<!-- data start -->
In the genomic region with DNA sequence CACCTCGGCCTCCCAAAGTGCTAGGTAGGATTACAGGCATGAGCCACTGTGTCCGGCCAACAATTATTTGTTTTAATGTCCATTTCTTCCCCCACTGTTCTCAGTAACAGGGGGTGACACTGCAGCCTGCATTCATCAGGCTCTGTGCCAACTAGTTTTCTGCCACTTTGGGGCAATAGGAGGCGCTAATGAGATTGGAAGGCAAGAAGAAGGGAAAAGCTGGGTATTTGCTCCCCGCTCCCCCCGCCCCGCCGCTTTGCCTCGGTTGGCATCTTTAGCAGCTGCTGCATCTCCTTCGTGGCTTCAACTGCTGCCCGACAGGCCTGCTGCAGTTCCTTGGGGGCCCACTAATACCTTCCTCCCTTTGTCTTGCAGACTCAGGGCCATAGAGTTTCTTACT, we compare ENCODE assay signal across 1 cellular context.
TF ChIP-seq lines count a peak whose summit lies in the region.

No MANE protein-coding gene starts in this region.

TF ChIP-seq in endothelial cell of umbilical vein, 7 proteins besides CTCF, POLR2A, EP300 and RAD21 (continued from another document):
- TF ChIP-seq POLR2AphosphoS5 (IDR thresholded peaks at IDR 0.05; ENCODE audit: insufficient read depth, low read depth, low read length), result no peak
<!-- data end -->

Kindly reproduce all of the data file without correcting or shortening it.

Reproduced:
In the genomic region with DNA sequence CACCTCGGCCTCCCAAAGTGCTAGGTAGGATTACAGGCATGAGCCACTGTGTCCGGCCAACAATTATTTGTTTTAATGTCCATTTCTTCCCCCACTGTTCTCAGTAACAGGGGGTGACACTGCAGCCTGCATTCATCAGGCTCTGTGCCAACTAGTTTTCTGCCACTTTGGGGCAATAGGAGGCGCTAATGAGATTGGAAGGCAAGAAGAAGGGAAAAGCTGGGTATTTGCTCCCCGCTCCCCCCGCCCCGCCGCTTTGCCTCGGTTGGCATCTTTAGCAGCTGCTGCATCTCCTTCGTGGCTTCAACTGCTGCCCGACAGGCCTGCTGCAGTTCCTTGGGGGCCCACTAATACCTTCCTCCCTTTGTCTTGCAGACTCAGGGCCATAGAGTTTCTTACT, we compare ENCODE assay signal across 1 cellular context.
TF ChIP-seq lines count a peak whose summit lies in the region.

No MANE protein-coding gene starts in this region.

TF ChIP-seq in endothelial cell of umbilical vein, 7 proteins besides CTCF, POLR2A, EP300 and RAD21 (continued from another document):
- TF ChIP-seq POLR2AphosphoS5 (IDR thresholded peaks at IDR 0.05; ENCODE audit: insufficient read depth, low read depth, low read length), result no peak